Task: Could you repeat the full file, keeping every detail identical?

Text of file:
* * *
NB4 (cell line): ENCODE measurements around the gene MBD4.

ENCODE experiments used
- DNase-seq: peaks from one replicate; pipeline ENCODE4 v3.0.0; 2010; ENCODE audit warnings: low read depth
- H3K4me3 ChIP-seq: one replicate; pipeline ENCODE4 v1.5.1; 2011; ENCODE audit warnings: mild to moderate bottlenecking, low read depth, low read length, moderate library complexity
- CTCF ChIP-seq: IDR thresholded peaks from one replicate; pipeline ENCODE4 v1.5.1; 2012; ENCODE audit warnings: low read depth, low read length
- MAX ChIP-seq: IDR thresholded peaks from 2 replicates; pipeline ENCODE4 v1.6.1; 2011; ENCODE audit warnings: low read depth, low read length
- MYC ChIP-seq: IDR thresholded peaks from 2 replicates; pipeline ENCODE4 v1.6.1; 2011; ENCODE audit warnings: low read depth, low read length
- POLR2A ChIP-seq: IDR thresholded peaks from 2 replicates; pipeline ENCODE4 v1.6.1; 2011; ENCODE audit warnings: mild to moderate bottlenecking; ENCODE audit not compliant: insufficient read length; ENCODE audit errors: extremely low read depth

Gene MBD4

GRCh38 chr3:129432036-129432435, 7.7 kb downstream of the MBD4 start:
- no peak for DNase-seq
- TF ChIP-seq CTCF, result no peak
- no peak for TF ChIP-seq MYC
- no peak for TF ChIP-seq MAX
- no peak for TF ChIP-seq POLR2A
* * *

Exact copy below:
NB4 (cell line): ENCODE measurements around the gene MBD4.

ENCODE experiments used
- DNase-seq: peaks from one replicate; pipeline ENCODE4 v3.0.0; 2010; ENCODE audit warnings: low read depth
- H3K4me3 ChIP-seq: one replicate; pipeline ENCODE4 v1.5.1; 2011; ENCODE audit warnings: mild to moderate bottlenecking, low read depth, low read length, moderate library complexity
- CTCF ChIP-seq: IDR thresholded peaks from one replicate; pipeline ENCODE4 v1.5.1; 2012; ENCODE audit warnings: low read depth, low read length
- MAX ChIP-seq: IDR thresholded peaks from 2 replicates; pipeline ENCODE4 v1.6.1; 2011; ENCODE audit warnings: low read depth, low read length
- MYC ChIP-seq: IDR thresholded peaks from 2 replicates; pipeline ENCODE4 v1.6.1; 2011; ENCODE audit warnings: low read depth, low read length
- POLR2A ChIP-seq: IDR thresholded peaks from 2 replicates; pipeline ENCODE4 v1.6.1; 2011; ENCODE audit warnings: mild to moderate bottlenecking; ENCODE audit not compliant: insufficient read length; ENCODE audit errors: extremely low read depth

Gene MBD4

GRCh38 chr3:129432036-129432435, 7.7 kb downstream of the MBD4 start:
- no peak for DNase-seq
- TF ChIP-seq CTCF, result no peak
- no peak for TF ChIP-seq MYC
- no peak for TF ChIP-seq MAX
- no peak for TF ChIP-seq POLR2A